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Can You Cure Hay Fever?


26th Feb 2019 Health Conditions

Can You Cure Hay Fever?

Hay fever is an allergy in which the immune system is overreacting to breathing in the normally harmless substance, pollen.

What is Hay Fever?

When someone has an allergy, the immune system is unable to distinguish between harmless substances (such as pollen, dust, pet hair, or certain foods) from dangerous ones such as viruses and bacteria. The immune system will therefore react in a similar way as it does when you are exposed to a virus. Hay fever causes cold-like symptoms such as a blocked, runny nose, sneezing and itchy eyes. Pollen is released by plants from early Spring to Autumn, with late Spring and early Summer being the worst time for a ‘high pollen count’.

Unfortunately there is no one cure for hay fever, but there are several treatments and remedies that can help to relieve the symptoms.



To soothe red, itchy, swollen eyes, simply dampen a face washer with cool water and place it over your eyes as often as you wish. Always use a clean face washer each time to avoid the possibility of introducing infection into your eyes.

Saline nasal sprays have long been used to clear nasal mucus and can also help keep your nasal passages moisturised. But a recent study has shown that overuse of some nasal sprays can actually damage the cells of your sinuses, so it may be safer to make your own. Dissolve half a teaspoon of salt in 250ml of warm water. Fill a bulb syringe, lean over the sink and gently squirt the saline into your nose.

A quick and easy way to relieve pain and encourage drainage of mucus is by applying a hot compress to your sinuses. Eucalyptus, tea-tree and peppermint essential oils all help to clear congestion and have antiseptic and antiviral properties into the bargain. Add 2-5 drops of the essential oil of your choice into a bowl of steaming hot water, tent your head with a towel and inhale the vapour.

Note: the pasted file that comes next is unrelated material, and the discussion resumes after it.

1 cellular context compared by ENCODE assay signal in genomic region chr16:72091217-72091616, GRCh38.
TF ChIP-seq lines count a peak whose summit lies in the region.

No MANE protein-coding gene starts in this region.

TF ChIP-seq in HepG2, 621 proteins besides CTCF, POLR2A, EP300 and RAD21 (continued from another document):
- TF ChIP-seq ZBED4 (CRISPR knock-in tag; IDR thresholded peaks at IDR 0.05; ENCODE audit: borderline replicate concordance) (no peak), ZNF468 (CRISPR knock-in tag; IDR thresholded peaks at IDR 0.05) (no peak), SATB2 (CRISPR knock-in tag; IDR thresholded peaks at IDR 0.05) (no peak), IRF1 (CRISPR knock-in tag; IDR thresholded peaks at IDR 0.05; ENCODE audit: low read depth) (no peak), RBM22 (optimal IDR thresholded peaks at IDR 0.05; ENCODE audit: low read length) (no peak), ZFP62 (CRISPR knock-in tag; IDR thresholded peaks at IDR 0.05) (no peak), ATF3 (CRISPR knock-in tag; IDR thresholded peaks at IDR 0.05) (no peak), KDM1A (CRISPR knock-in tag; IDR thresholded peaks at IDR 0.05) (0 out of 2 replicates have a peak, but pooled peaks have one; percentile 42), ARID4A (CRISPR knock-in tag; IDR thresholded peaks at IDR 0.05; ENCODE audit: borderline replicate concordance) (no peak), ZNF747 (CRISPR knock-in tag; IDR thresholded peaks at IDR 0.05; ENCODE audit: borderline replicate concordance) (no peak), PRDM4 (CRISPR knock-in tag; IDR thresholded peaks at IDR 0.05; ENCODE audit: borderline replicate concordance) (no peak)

Nettle contains a substance that works as a natural antihistamine. Capsules of the freeze-dried leaf are available from most health food shops and some supermarkets. Take the capsules according to manufacturer's instructions.

Ginkgo biloba has become renowned for its memory-boosting properties, but it can also be an effective allergy fighter. Ginkgo contains substances called ginkgolides, which can halt the activity of certain allergy-triggering chemicals (platelet activating factor, or PAF). Choose a supplement that is standardised for content of ginkgo flavones (the active ingredient) and take according to manufacturer's instructions.

Quercetin, the pigment that gives grapes their purple hue and puts the green in green tea, also inhibits the release of histamine. Take according to the manufacturer's instructions. (Caution: Do not take this if you are already taking nettle capsules, as nettle contains quercetin.)

Eyebright is an astringent herb that helps to strengthen mucous membranes and relieve irritability and inflammation, and plantain is rich in a soothing substance called mucilage, which helps soothe sore, dry eyes and relieve sneezing. They can be taken together as a tea or a qualified herbalist can make up a tincture of them for you.

Vitamin C, readily available from supermarkets and pharmacies, is known to have a natural antihistamine effect in the body and there is some evidence to suggest that it can help control unpleasant hay fever symptoms. Take up to 500mg a day in tablet or capsule form while symptoms persist, or more if professionally prescribed.



Shelter indoors before a thunderstorm–and for up to 3 hours afterwards. Storms are preceded by high humidity, which makes pollen grains swell, burst and release their irritating starch, triggering a hay-fever attack.

Protect your eyes from pollen when you're outdoors.

If you don't mind how you look, wear a face mask when you know you might be exposed to pollen. Hardware shops sell small air-filter masks for people in dusty environments.

Keep the car windows closed and use the ‘recirculate’ air conditioner setting so as not to draw pollinated air into the car. Enquire whether your car can be fitted with a pollen filter.

Wash your hair before going to bed so you don't transfer a headful of dust and pollen to your pillow.

Air purifiers are said to filter out molecules that trigger hay fever and other allergies. Certain studies have shown that modern air filters–especially HEPA filters–can capture allergens. But ask what type of allergens they can trap before you buy, and use other allergen-control methods too, as allergens often attach themselves to soft furnishings and carpets.

If you enjoy gardening, you might consider creating a hay fever-friendly environment for yourself. Grow bird-pollinated plants such as grevilleas and bottlebrushes. Consider replacing the lawn with attractive paving, as mowing the grass creates clouds of pollen and spores. Do away with compost heaps, which produce mould spores.